Probably the aesthetics of the 19th century ball gowns will be always associatively related to creations of Charles Frederick Worth and also with portraits that were painted by Franz Xaver Winterhalter. During the middle of the 19th century there was an era of opulence, when flourished the cult of luxury and splendor of ball gowns that have not yet been seen. A great role in this atmosphere was given to the famous Sissi...
Elisabeth of Bavaria (1837 - 1898) was Empress of Austria and Queen of Hungary since marriage to Emperor Franz Joseph I.
She was a legendary beauty of the century. No less famous is her ball gown, which is seen in the portrait by Winterhalter (1865). Many portraits that were painted by Winterhalter portray the ballroom gowns that were made in the House of Worth, as both artists were close to European courts.. But this one is especially famous. It has become a symbol of the whole age.
Epitome of the 19th Century Ball Gown
What exactly is the essence of 19th century ball gown?
It is important to note that all the most important details are shown in Elizabeth's ball gown. Therefore, I invite you to look at it more closely.
A typical ball gown of that time traditionally was a full-skirted gown reaching the ankles, made of luxurious fabric, delicately and exotically trimmed. Most ball gowns were cut off the shoulder with décolleté necklines. The Victorian version of décolleté neckline was cut low on the shoulders. Since then this neckline became a traditional component of evening dresses and ball gowns. The ball gown shape has changed little since the middle of 19th century. And it was also an era of crinolines that made a difference.
Ball gown of the century that was painted by Franz Xaver Winterhalter (1865) has immortalized not only Empress Sissi, but also international reputation of Charles Frederick Worth. He was famous for clothing the fashionable and wealthy elite of the 19th century. One of his gowns is represented in this court portrait of the wife of Franz Joseph I, Elisabeth of Austria, who was both Empress of Austria and Queen of Hungary. The portrait was painted during the Second Empire of Napoleon III and it still is reflecting glamour and epitome of era when half-crinolines were worn (see the image below).
Elisabeth was a noted beauty, who accentuated her extreme slenderness through the practice of tight lacing. Corsets of the time were split-busk types, fastening up the front with hooks and eyes, but Elisabeth had more rigid, solid-front ones made in Paris out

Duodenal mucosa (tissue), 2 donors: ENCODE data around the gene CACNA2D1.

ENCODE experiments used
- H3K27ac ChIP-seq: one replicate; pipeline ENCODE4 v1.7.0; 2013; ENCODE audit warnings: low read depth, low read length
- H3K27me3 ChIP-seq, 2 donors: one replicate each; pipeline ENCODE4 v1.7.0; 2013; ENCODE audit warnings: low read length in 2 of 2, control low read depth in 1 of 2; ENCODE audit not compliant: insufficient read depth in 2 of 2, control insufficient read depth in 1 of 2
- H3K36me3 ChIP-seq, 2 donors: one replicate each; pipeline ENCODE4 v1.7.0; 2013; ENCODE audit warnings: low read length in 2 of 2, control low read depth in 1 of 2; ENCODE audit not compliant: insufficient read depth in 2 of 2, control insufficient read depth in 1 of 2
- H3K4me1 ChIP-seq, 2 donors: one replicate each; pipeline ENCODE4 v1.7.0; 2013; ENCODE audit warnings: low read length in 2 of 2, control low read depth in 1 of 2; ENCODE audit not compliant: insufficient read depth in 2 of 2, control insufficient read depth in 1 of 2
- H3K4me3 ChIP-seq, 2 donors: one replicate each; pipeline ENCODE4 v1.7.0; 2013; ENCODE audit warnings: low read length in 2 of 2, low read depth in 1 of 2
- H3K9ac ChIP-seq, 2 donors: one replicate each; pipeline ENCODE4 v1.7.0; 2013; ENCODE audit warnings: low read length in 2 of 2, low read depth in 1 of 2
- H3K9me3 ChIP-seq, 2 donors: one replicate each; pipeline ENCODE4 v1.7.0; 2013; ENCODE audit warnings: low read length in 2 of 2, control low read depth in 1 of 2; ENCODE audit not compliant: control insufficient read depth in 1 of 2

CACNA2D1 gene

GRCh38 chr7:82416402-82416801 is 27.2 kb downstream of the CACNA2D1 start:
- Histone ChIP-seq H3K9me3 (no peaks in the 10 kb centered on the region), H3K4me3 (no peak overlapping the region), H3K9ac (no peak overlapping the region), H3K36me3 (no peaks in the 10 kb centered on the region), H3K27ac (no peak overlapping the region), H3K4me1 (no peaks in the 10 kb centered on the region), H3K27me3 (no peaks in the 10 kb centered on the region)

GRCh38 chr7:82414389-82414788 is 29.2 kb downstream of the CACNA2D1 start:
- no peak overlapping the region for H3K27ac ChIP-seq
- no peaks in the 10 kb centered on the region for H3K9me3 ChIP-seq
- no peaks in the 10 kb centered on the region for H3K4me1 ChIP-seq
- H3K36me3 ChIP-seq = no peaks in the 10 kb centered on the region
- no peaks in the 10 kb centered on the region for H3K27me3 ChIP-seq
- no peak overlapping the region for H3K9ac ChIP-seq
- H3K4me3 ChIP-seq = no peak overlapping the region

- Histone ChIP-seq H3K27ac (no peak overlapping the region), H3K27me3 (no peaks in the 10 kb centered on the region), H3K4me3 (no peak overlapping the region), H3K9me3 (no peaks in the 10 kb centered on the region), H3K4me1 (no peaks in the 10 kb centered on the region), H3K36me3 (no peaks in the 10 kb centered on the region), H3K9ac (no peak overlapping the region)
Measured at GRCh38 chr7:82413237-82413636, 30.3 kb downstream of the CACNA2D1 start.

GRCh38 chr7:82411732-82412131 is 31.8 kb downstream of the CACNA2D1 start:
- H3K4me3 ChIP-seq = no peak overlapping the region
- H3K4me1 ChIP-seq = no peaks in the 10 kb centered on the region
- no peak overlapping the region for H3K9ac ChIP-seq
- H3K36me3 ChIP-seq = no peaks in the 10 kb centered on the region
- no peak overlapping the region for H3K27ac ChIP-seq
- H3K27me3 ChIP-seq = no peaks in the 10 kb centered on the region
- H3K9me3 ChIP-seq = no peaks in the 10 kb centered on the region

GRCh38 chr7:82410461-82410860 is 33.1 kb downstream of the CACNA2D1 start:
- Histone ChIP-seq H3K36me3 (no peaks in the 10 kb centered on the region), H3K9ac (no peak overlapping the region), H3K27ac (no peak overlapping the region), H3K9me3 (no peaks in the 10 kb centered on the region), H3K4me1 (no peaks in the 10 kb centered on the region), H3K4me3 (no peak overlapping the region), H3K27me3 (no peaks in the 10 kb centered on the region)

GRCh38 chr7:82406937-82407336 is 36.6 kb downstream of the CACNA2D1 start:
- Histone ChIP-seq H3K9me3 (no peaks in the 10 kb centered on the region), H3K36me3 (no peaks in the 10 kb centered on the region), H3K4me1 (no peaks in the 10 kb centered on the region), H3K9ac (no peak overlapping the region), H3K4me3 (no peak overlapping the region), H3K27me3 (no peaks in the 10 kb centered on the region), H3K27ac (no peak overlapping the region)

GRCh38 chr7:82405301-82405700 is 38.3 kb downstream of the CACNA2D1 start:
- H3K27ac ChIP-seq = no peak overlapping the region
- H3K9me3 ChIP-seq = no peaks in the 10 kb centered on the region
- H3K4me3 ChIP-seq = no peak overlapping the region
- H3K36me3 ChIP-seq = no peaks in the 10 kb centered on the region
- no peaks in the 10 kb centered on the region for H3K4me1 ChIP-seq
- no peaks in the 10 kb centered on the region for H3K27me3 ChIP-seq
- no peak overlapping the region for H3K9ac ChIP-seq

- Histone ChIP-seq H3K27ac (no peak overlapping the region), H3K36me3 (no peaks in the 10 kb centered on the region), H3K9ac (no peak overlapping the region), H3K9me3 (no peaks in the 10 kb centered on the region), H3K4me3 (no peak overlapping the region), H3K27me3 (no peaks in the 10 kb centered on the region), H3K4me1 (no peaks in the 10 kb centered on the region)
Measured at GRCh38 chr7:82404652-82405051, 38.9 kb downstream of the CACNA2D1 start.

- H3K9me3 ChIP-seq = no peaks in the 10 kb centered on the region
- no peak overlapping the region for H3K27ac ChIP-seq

of leather, known as grandes cocottes.
In her youth Elisabeth followed the fashions of the age, which for many years, during 1850s were cage crinoline era. As soon as fashions began to change, she was at the forefront of abandoning the hoop skirt for a tighter and leaner silhouette. She never wore petticoats as they added bulk, and she was often literally sewn into her clothes to emphasize the "wasp waist" that became her hallmark.
When Winterhalter painted this portrait, Elisabeth's waist span was 45, 5 to 48 cm which emphasizes the enormous volume of the skirt that she is wearing. The half crinoline also reached its greatest width during this time. It was also Worth's credit for crinoline culminating in the 60's of the 19th century. Fashion historian James Laver has drawn a parallel between the excess of the crinoline and those of the Second Empire itself, which was a time of material prosperity, extravagance and dubious morality. (Fashion - the whole story, p. 177.)
The most important details in Elizabeth's ballroom dress and her image
Elisabeth's hair is parted at the center front and then crowned with a twisted braid, which is allowed to fall down the back. It was a typical festive hairstyle of the half crinoline era. But unusual and legendary was its adornment. Diamond stars are threaded through the hair creating an informal tiara.
Lightweight fabric and adornment of dress:
A layer of tulle - a sheer fabric which is seemingly applied to the voluminous pleated skirt of the dress, drifts over the bodice... The dress itself is embroidered with stars to match the hair adornment. A further length of tulle is draped around the waist.
The white satin dress has a deep off-the-shoulder décolletage that ends in a tulle frill from which the short, puffed sleeves emerge.
As it is known, this detail characterizes ball gowns from the 60's of the 19th century.
Fans were not simply a cooling devices for overheated ballrooms in the 19th century...Since it became a fashion accessory in 16th century, it was also a decorative item deployed in flirtation. The folding fans came into Europe from East Asia, but folding fans were the part of inspiration that came from Japan.
Diamond Stars In Her Hair....
And finally...The Stars!
Sisi's stars were the most famous jewels that Empress Elisabeth wore in her hair. Empress Elisabeth ordered a set of twenty-seven stars made of diamonds and pearls from the Vienna jewelers Köchert and Pioté. She gave some of the stars to her ladies-in-waiting, while the rest were left to members of her family. Sisi’s stars are immortalized in the well-known portrait which Franz Xaver Winterhalter painted of the Empress. This famous hair adornment worn by Empress is currently in the collection of Schloß Schönbrunn, Vienna, Austria.
And..the testimonies of this legend still are romantic details of the past...
References & further reading:
Fashion - the whole story. (general editor: Marnie Fogg). - Thames & Hudson, 2013.
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My name is Edīte Parute and I am a fashion historian and researcher from Latvia, association member at "The Association of Dress Historians" (UK) and author of the book "Stila un modes enciklopēdija"/"Encyclopedia of Style and Fashion" (2010) as well as author of many publications.